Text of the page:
Wow, there was a lot more to this question than I thought there was. That's often the case. I'm glad I asked. Thanks, guys.
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mm wrote:

FYI - The botton of the door on my 25+ year old shed was rotted so I needed to replace it. A few trips to the home centers showed 2 products that looked similar. One was a hardboard but the other, the ONLY one actually labeled T1-11, was plywood which is what was on my shed. I purchased the latter. It is in fact plywood and matched the old one perfectly.
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on 8/10/2008 12:05 AM mm said the following:

Picture of T1-11
http://www.congdonlumber.com/plywood/images/t1-11.jpg
--

Bill
In Hamptonburgh, NY
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mm wrote:

As others have said, T1-11 is plywood. It comes in 3/8" or 5/8" thicknesses and either 4" or 8" wide options. Hardboard siding has been manufactured to look like T1-11, but it is in fact, hardboard siding with a finish "like" T1-11. Even Hardipanels come with a T1-11 finish, although they call it Sierra 8. That doesn't make it T1-11.
--
Robert Allison
Rimshot, Inc.
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Robert Allison wrote:

OK. so what do you call the stuff on my house , a tract home built in 1971, which has siding that "looks" like T-111 but is definitely not plywood (like the other posters picture). It is some kind of composition I would compare to thick cardboard. If allowed to get wet, it swells like a roll of paper towels would. And it does not hold a screw very well at all.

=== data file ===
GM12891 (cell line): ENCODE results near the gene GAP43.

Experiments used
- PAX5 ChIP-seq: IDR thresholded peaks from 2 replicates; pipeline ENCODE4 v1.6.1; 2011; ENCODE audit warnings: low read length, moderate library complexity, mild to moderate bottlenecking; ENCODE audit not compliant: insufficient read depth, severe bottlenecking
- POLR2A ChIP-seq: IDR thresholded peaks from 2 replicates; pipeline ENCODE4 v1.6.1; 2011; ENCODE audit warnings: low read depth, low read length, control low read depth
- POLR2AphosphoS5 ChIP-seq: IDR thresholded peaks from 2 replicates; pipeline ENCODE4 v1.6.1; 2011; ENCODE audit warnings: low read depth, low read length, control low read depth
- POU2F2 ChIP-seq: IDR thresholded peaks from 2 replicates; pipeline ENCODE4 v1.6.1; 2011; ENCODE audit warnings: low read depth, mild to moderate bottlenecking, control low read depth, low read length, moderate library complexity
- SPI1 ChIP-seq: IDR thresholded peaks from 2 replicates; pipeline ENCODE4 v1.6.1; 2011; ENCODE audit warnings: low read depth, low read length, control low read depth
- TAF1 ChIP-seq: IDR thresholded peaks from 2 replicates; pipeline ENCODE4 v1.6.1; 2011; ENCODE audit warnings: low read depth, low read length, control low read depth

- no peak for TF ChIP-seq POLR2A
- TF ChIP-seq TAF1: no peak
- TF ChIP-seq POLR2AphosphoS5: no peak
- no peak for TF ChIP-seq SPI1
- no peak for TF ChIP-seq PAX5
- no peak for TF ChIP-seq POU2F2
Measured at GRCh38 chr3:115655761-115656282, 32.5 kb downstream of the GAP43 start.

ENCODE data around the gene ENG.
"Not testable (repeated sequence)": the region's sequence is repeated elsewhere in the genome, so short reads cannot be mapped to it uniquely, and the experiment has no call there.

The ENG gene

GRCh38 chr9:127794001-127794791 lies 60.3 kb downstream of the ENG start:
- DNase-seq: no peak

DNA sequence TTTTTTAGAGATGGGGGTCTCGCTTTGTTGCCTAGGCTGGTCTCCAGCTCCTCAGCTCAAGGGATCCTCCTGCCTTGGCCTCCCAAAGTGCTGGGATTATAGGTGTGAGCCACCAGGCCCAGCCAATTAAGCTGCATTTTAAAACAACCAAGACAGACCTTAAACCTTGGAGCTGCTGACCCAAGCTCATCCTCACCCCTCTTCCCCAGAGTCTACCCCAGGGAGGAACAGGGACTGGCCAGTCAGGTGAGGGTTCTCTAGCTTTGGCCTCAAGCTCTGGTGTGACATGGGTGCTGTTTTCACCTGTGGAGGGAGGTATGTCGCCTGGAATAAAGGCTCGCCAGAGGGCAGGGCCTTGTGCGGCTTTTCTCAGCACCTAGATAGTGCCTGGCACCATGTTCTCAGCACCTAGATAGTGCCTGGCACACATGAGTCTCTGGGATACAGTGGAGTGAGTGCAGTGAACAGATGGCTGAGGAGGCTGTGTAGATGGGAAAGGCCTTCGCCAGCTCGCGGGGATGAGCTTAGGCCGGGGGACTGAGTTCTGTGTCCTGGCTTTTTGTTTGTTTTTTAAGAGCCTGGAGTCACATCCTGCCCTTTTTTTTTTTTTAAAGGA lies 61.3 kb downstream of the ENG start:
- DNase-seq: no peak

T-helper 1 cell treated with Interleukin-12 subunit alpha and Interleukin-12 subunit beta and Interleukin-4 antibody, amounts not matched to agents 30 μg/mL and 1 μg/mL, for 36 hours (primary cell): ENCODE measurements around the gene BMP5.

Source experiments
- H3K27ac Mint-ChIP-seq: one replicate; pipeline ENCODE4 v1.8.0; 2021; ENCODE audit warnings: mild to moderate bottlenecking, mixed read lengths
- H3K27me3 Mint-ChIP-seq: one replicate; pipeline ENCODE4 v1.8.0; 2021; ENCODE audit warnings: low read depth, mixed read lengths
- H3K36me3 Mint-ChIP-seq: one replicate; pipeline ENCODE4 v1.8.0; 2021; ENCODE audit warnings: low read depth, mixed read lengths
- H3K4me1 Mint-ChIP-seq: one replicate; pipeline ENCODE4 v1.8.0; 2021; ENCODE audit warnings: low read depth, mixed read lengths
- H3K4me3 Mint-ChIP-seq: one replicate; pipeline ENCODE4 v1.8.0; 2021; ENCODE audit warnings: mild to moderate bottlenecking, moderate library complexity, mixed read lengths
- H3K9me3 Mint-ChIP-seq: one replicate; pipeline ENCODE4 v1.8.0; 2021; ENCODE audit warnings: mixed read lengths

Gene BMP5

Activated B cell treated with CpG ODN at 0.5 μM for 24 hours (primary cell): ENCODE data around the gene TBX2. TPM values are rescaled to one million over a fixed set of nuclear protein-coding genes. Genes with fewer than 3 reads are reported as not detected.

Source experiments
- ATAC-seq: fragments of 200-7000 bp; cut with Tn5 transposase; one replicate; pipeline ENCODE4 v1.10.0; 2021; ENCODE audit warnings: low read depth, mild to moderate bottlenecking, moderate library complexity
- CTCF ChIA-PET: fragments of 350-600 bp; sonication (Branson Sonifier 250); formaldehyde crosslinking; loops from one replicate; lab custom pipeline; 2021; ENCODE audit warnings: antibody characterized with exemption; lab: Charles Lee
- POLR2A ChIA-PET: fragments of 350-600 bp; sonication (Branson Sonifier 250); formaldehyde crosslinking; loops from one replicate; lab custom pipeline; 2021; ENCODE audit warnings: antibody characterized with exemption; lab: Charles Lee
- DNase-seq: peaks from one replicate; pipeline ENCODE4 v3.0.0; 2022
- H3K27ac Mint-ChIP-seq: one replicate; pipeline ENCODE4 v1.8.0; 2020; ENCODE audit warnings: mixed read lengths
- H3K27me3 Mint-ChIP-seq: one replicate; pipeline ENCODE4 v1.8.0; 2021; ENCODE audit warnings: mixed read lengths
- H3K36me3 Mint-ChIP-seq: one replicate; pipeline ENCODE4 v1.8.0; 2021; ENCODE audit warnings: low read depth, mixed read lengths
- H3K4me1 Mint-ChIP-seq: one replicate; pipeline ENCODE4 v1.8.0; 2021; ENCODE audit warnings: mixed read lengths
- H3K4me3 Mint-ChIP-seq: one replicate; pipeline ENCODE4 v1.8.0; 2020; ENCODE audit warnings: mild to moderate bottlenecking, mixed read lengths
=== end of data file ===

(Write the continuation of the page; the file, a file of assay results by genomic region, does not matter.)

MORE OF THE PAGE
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In forth:

Masonite
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On 8/10/2008 11:05 AM ChairMan spake thus:

Or, more generically, hardboard.
--
"Wikipedia ... it reminds me ... of dogs barking idiotically through
endless nights. It is so bad that a sort of grandeur creeps into it.
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Here they offer an additional option to the 4 & 8" O.C. grooves, they offer it with a 12" O.C.
They also offer it in yellow pine, or fir, with fir being more expense.
24 years ago, I finished my place with 5/8", 8" O.C. fir. I have stained it twice. It still looks fantastic.
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By stained, you mean a "clear" stain that you can see grain through? if there is a grain.
Or do you mean pignmented stain, that these houses were done in, that seems an awful lot like paint to me?
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The first time I stained, I used a colored transparent stain. The last time, I used a solid stain. The transparent stain does not hold up to our Midwest elements as well as the solid stain.
When you say : "Or do you mean pignmented stain, that these houses were done in, that seems an awful lot like paint to me?" You very well may have paint, and not stain. I've seen pre-painted masonite, that's how it leaves the manufacturer.
I will never use exterior paint again. Exterior stain is the way to go. Stain will not peel or flake like paint, it appears to just weather.
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I know what I have. I have bought and used 8 gallons of it. It's called stain. I forget the rest of the name. It seems like paint in that the pigment doesn't soak in afaict. It stays on top.

Yes, it doesn't peel or flake.
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Kirby wrote:

If it is 12" OC, then it is not T1-11. That particular pattern is called Reverse board and batten. It will look like T1-11, but the spacing changes its designation. T1-11 is ONLY 4" or 8" OC. I am not trying to nitpick here, just educate.
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Robert Allison
Rimshot, Inc.
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You're about the only one to understand the properties and description of T1-11
Here are two of my T1-11 'pet projects; :
http://flickr.com/photos/joearnold/158621674/sizes/o /
http://flickr.com/photos/joearnold/158339277/sizes/o /